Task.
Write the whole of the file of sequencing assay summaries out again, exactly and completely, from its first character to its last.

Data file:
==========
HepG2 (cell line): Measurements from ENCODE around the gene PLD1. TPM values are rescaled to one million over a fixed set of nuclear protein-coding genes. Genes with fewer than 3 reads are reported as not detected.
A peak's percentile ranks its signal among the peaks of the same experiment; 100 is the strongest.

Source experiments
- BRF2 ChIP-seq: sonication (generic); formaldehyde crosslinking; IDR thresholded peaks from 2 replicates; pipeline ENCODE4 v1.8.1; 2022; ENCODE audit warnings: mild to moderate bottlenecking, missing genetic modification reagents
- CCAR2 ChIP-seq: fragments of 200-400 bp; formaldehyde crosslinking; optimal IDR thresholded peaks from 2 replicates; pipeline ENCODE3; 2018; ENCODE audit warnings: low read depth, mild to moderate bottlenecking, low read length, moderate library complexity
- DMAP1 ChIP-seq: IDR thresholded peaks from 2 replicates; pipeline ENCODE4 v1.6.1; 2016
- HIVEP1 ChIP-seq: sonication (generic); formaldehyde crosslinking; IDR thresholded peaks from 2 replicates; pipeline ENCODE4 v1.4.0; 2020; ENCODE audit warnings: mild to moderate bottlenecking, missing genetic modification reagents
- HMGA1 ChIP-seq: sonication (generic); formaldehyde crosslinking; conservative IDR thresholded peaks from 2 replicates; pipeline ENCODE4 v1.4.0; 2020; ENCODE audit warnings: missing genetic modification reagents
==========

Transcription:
HepG2 (cell line): Measurements from ENCODE around the gene PLD1. TPM values are rescaled to one million over a fixed set of nuclear protein-coding genes. Genes with fewer than 3 reads are reported as not detected.
A peak's percentile ranks its signal among the peaks of the same experiment; 100 is the strongest.

Source experiments
- BRF2 ChIP-seq: sonication (generic); formaldehyde crosslinking; IDR thresholded peaks from 2 replicates; pipeline ENCODE4 v1.8.1; 2022; ENCODE audit warnings: mild to moderate bottlenecking, missing genetic modification reagents
- CCAR2 ChIP-seq: fragments of 200-400 bp; formaldehyde crosslinking; optimal IDR thresholded peaks from 2 replicates; pipeline ENCODE3; 2018; ENCODE audit warnings: low read depth, mild to moderate bottlenecking, low read length, moderate library complexity
- DMAP1 ChIP-seq: IDR thresholded peaks from 2 replicates; pipeline ENCODE4 v1.6.1; 2016
- HIVEP1 ChIP-seq: sonication (generic); formaldehyde crosslinking; IDR thresholded peaks from 2 replicates; pipeline ENCODE4 v1.4.0; 2020; ENCODE audit warnings: mild to moderate bottlenecking, missing genetic modification reagents
- HMGA1 ChIP-seq: sonication (generic); formaldehyde crosslinking; conservative IDR thresholded peaks from 2 replicates; pipeline ENCODE4 v1.4.0; 2020; ENCODE audit warnings: missing genetic modification reagents